A festival darling from last year, it’s a shame it has taken us so long to feature Laura Moss’s Fry Day. Nevertheless, as the dog days of summer approach, humid and oppressive, Fry Day feels like a perfect atmospheric match.
Cinephiles often pride themselves on knowing the “kind” of film they are watching—the tropes that a movie is expected to hit, from genre thrills to indie affectations. But, Fry Day defies categorization because it feels like you never quite know where it’s going. Is this a coming of age story? A dark thriller? A drama? Horror? All of the above? Moss expertly weaves so much atmosphere into these 15 minutes that it’s somewhat astonishing. Moreover, she crafts a film that can’t be put into a particular box, which in an era where filmmaking is a business and everything needs a quippy pitch, just feels refreshing.
The film’s backdrop is certainly compelling: on the night of Ted Bundy’s execution an entrepreneurial teenager decides to make a quick buck selling Polaroids during all the hoopla. It’s a macabre setting that exemplifies the uniquely American quirk of turning serial killers into pop culture icons. Moss uses this hyper-specific sense of place (Florida, the late 1980s) to tell a broader coming-of-age story. And, while “loss of innocence” tales are certainly well-traveled cinematic ground, Fry Day feels like it finds a unique path through the clichés.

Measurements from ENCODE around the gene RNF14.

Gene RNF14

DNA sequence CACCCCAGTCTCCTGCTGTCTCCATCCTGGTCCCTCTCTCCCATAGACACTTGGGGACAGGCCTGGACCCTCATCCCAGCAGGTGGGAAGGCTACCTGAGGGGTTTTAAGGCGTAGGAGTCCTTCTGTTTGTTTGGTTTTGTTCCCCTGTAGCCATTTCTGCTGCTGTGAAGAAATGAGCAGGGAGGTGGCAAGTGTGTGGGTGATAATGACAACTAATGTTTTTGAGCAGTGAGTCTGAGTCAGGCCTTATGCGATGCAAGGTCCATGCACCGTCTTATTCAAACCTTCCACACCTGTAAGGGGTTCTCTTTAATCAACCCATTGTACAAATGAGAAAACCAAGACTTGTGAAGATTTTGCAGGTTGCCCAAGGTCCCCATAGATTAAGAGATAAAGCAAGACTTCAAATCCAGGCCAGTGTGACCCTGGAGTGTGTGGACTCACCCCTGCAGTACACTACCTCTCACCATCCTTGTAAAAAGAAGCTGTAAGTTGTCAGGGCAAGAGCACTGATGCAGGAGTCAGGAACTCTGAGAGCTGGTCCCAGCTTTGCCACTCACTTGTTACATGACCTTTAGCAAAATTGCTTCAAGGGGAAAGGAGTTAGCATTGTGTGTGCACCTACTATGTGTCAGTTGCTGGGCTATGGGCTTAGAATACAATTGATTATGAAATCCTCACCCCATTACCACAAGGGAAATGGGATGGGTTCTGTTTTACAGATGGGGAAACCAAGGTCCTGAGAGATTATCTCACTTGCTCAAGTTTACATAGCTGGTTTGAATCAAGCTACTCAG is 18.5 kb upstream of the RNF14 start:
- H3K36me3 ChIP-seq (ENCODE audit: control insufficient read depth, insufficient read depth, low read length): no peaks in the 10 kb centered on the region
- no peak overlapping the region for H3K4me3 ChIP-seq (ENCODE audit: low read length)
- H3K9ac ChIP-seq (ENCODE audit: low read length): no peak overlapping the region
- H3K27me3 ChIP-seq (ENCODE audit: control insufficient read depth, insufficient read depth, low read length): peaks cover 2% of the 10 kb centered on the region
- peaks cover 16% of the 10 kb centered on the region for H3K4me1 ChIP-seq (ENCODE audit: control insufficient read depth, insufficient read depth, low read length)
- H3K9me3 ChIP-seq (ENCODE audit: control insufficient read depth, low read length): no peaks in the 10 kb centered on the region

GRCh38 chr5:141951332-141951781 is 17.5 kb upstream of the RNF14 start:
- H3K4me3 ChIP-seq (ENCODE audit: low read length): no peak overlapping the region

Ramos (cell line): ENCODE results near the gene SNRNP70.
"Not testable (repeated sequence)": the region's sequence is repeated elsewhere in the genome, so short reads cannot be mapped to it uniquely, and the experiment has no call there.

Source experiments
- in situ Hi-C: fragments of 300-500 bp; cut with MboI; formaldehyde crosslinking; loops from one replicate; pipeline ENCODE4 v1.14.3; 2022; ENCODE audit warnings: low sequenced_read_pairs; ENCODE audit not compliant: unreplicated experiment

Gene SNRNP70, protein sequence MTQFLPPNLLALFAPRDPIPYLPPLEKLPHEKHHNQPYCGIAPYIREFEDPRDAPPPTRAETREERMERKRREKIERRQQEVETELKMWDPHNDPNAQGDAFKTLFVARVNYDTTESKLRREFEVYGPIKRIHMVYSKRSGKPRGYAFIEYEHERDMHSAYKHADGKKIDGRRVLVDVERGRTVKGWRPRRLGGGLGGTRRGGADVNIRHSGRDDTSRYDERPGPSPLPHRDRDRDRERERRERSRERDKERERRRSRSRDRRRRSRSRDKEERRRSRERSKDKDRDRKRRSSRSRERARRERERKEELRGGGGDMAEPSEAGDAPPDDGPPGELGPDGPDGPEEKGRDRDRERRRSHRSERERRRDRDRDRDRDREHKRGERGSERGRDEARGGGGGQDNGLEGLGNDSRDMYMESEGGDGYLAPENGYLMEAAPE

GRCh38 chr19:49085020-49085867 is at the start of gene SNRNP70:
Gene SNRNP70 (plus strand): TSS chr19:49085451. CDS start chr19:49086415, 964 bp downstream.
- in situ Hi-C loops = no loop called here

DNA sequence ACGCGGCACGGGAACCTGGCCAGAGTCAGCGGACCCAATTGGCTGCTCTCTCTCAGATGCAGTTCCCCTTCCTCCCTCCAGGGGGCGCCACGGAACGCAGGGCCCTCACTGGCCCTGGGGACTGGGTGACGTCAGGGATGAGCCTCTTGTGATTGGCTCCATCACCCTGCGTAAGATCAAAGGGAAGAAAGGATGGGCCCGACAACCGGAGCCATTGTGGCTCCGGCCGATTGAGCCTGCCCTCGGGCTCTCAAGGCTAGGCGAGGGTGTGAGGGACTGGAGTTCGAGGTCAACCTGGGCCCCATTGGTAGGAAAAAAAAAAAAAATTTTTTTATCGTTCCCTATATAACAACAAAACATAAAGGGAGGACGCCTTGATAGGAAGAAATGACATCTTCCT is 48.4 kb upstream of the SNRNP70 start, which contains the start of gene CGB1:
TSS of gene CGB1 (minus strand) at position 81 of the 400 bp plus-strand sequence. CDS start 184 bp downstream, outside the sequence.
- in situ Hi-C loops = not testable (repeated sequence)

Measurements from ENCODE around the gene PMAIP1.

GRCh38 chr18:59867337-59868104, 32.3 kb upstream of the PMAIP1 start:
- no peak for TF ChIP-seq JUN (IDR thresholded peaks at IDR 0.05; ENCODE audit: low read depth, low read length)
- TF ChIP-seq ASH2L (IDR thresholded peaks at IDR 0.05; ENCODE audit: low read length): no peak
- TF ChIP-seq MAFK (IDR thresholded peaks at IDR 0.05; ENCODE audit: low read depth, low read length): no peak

As the protagonist, Lauryn (played expertly by Jordyn DiNatale) meets up with some boys from school, tension begins to build and you expect the worst. But, despite the film’s serial killer ties, Moss manages to avoid derailing things into gory physical violence. It’s not that kind of movie. Rather, Moss seems to be indicating that events don’t have to be life-threatening to be profoundly life-changing. What occurs is gripping, but not gratuitous.
Obviously, we’ve seen an influx of #MeToo films over the past year. You could certainly lump Fry Day into this rapidly growing canon. But, I’d argue the film’s themes cannot be so easily quantified as to fit a singular advocacy message. This is a film about lingering fear, whether real or perceived. And, how one night can be the catalyst that changes how you see the world. It’s a film that conveys a distinctly female perspective. When a girl walks home late at night in a city with her keys between her fingers, it’s because society has trained her to be scared…to accept it as normal.
As I said, the film was a festival powerhouse: it played a slew of impressive fests across the world, from SXSW to Tribeca. It also helped Moss earn a place on Filmmaker Magazine’s 25 new faces of independent film. She’s currently developing two features: Gordon, a drama about a misdiagnosed sociopath, and Hide Your Eyes, a David Dastmalchian-scripted monster movie that’s told through the viewpoint of a young female meth addict.